Our road to Serverless

In the fall of 2015 I worked at a company called e-man Connect. We had been developing cloud based applications, managing cloud infrastructure and developing our own cloud based systems integration service offering to our mid to enterprise customers since 2012. We had detected both increased complexity and increased cost in our infrastructure and we wanted to do something about it. 6 months earlier AWS had made Lambda generally available.

October 2015

Some time around October we landed a contract of developing a Click&Collect Solution for a big international clothing company and I was tasked to develop the app and backend. My initial findings about AWS Lambda and this new emerging software development paradigm called “Serverless” really appealed to me and so we decided to go with lambda and mobile backend. Up until this point we had used Java as our main language but since nodejs was the first runtime to have support on AWS Lambda and I’d been a nodejs fan for quite some time I decided to develop everything using nodejs.

JAWS/The Serverless framework

While setting up the CI/CD pipeline and struggling a bit with how to deploy and setup the CloudFormation I stumbled upon something called JAWS. JAWS was still in beta but showed great promise and made deploying and building micro-services with lambda so much easier! The biggest eye opener for me into the world of serverless and how it compared to all previous software development I had done was that taking code from my computer and presenting it to the world as a highly available, highly scalable and highly stable compute function was just a click away! The complexity and cost was just gone. I could focus on my code, I could focus on the customers idea and how to enable it, I could be a one man team and provide a distributed and highly scaleable application to a big enterprise customer. It was the feeling of having finally waken up and the sense that I never wanted to go to sleep again! JAWS went on to develop in an amazing way! While other Serverless frameworks where born and later died or simply faded out of existence JAWS persisted and grew. It eventually changed it’s name from JAWS to Serverless –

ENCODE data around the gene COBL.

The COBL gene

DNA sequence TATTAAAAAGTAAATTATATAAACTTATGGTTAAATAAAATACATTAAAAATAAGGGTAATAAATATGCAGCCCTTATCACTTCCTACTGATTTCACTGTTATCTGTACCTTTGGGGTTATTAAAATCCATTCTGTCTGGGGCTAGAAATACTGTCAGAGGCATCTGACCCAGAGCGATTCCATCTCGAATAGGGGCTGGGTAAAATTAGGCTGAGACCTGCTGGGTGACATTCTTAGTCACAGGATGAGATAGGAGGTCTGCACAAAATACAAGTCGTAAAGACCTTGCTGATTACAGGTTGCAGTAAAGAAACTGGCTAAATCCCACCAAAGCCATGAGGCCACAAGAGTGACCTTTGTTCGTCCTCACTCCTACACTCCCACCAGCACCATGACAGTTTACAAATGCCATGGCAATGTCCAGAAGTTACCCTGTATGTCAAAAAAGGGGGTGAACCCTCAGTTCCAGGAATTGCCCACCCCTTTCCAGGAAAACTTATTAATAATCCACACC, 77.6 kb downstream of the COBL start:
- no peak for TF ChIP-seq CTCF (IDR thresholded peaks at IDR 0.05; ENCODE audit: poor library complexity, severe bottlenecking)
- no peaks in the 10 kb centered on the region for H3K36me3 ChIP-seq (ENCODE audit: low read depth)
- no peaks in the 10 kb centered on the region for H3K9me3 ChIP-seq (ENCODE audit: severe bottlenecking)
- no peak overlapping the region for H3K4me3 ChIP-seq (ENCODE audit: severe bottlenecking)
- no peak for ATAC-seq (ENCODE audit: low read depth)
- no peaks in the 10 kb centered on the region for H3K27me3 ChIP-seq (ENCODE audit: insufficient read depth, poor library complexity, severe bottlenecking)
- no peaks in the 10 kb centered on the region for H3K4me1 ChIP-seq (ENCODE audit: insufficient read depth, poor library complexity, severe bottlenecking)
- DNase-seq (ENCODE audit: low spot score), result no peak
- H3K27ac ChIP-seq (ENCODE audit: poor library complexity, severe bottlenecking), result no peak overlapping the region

I’ve seen the future and it’s name is Serverless

This was still just one Serverless nodejs project in a great sea of other projects with more traditional setups. In November 2015 we got the opportunity to build a web based logistics system for another enterprise customer. We had built similar systems earlier so we started out with one of our Java/Play Framework based templates. But I couldn’t help but feeling a bit sad in leaving the world of Serverless behind. After we had finished the first couple of sprints and had proven our ability to deliver to the customer, we took a really bold decision. Instead of keeping on building our Java monolith we decided to build upon the successful architecture and technology of our previous project and build everything using Serverless and lambda. I’m still somewhat in awe to the level of freedom and confidence our customer showed in us. Today there is somewhere between 30 to 40 people building and managing Serverless applications to this customer all using AWS Lambda and the awesome services that AWS provide as the corner stone of day to day software development.

We eventually went on to make a complete re-write of our complex and costly cloud software integration service offering. Which proved to be a challenging task in it self but in hindsight it was probably both one of the bravest and smartest decisions we could have made!

This year I finally felt ready to start my own company. In June of 2018 TIQQE [tik] was born! I’m very proud to have an awesome team of Cloud Ops Engineers and Serverless developers that are ready to help more customers into the world of Cloud based computing and Serverless software!

David Borgenvik